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Can My Medical Records Have Errors? A Chicago Attorney Explains

Chicago medical malpractice attorneyYour medical records contain a range of important information, from your family history to symptoms you may have reported about a serious condition or disease. 

It's critical that the information is accurate. A mistake can have dire consequences. According to the Office of the National Coordinator of Health Information Technology, nearly 10 percent of people who obtain medical records online ask for corrections. That means there's a chance your records may contain errors. Don't assume that someone else will check for you or that the medical professionals who treat wouldn't make such errors.  

What types of errors might be found in medical records?

Medical records may contain the following mistakes, according to a CNN article: 

  • Incorrect diagnosis, scan or lab results 
  • Transcription errors 
  • Omissions such as allergies, lab results, medications 
  • Incorrect or incomplete family history 

Any one of the errors above - if left uncorrected - can have a disastrous impact and may trigger a medical malpractice lawsuit. But even smaller errors can lead to complications. If contact information is missing or incorrect in the record, the hospital or doctor may be unable to reach the patient in case of an emergency or may send a bill to the wrong location. 

What you can do to prevent errors

You need to stay on top of your medical records:  

  • Collect your medical records 
  • Ask questions about the records 
  • Be on the alert for errors 

How to correct a medical report error?

If you discover a mistake in your medical report, the first thing you should do is ask a doctor or hospital if they have a form to submit to suggest a correction. They may have a paper or electronic form to fill out. For small errors like a wrong phone number, patients can simply cross out the incorrect information and write in the correct phone number.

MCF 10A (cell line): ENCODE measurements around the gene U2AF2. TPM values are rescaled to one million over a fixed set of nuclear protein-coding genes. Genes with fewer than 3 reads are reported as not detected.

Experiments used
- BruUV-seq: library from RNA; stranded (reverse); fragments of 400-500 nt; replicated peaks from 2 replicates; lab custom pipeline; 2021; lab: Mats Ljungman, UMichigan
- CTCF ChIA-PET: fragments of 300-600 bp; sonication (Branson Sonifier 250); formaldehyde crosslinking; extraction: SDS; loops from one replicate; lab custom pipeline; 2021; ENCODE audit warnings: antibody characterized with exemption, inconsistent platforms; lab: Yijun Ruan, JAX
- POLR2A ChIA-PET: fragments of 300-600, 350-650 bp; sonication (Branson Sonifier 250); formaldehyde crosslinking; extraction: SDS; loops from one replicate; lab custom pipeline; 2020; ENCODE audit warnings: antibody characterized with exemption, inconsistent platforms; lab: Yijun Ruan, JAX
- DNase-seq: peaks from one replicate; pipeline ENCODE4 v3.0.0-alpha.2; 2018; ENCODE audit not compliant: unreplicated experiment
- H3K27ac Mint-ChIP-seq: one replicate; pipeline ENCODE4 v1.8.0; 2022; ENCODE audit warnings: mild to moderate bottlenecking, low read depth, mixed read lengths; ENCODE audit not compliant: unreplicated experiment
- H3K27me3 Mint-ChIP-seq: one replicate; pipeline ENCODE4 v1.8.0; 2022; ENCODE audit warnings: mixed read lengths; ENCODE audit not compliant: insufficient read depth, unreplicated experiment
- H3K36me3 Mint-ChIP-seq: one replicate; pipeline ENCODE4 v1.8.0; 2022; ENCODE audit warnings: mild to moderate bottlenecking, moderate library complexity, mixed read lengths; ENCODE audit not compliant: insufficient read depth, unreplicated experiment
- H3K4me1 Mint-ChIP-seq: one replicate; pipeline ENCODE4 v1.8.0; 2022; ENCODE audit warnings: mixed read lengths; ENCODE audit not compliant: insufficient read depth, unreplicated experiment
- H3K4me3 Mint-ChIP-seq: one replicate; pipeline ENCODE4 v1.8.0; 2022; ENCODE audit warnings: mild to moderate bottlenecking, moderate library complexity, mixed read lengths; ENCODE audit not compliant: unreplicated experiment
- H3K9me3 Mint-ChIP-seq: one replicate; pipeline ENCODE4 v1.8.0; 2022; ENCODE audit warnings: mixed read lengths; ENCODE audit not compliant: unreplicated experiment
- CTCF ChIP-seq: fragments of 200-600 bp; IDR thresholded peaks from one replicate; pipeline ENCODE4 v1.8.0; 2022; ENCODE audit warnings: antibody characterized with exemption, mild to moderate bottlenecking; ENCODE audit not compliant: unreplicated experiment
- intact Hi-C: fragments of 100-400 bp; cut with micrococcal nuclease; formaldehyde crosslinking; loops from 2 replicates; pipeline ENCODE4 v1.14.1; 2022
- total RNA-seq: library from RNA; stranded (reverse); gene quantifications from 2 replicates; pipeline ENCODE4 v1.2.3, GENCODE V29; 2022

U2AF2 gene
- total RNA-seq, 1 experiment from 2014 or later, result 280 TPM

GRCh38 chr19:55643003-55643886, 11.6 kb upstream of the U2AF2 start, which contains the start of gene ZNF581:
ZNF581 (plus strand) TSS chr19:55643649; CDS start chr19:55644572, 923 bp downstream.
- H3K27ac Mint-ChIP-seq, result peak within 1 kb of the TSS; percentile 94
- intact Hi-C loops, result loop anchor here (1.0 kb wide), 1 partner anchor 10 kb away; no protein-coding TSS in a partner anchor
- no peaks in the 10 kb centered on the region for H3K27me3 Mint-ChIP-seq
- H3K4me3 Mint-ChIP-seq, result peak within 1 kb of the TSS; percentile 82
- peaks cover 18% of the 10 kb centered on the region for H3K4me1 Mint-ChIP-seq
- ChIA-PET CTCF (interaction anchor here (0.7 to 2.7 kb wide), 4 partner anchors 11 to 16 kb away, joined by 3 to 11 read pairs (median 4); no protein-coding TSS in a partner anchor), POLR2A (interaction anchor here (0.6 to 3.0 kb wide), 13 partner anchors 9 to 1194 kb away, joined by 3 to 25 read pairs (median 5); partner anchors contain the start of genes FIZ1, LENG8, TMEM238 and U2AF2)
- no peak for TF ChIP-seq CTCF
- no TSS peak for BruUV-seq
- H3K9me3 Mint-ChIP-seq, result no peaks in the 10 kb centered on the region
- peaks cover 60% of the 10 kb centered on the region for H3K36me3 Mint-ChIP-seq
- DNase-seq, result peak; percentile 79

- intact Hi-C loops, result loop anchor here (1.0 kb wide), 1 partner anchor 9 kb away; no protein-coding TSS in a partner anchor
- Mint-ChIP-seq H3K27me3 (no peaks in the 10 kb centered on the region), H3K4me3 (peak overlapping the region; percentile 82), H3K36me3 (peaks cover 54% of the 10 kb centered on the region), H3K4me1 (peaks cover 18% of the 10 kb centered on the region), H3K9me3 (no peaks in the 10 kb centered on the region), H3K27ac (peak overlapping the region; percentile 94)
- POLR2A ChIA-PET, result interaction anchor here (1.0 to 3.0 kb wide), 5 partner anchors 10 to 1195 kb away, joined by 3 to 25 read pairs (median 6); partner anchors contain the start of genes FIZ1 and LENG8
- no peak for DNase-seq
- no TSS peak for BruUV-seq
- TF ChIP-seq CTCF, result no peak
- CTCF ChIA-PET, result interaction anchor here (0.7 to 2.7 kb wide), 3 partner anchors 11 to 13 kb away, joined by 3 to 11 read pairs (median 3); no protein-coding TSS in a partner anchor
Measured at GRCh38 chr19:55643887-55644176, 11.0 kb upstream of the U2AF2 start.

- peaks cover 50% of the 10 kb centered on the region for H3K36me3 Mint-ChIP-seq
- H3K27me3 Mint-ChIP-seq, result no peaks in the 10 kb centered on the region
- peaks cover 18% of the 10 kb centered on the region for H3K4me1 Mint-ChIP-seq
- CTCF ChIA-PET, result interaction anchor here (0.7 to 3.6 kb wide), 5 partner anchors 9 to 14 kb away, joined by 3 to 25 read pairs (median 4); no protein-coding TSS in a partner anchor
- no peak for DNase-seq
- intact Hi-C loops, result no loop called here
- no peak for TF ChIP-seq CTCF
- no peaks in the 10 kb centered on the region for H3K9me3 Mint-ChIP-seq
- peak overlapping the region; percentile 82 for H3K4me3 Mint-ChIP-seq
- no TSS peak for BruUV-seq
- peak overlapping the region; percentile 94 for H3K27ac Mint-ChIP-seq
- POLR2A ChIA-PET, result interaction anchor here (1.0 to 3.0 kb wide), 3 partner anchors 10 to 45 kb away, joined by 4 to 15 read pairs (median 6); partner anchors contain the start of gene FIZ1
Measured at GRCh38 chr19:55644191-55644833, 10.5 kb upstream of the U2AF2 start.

For more complex errors, such as the wrong description of symptoms or a contested diagnosis, you may need to draft a statement explaining what's wrong in the report and why and how it should be revised. 

The law requires doctors and hospitals to respond in writing within 60 days, although they may request an extension.  

If their request is rejected, patients have a right to add another statement for consideration. They also can file a complete with the U.S. Department of Health and Human Services or the state Medical Licensing Board.

What to do if harmed because of a medical report error?

If a mistake in a medical report results in harm to you or a loved one, you will need to take action to protect your rights. The doctor, hospital and their insurance companies may deny any wrongdoing or try to convince you that the mistake was your fault. 

That's why it's critical to talk to an experienced attorney. We know the truth. The medical malpractice attorneys at The Deratany Firm have years of experience fighting for clients who have been injured because of medical errors. Contact us today to learn how we can help. 

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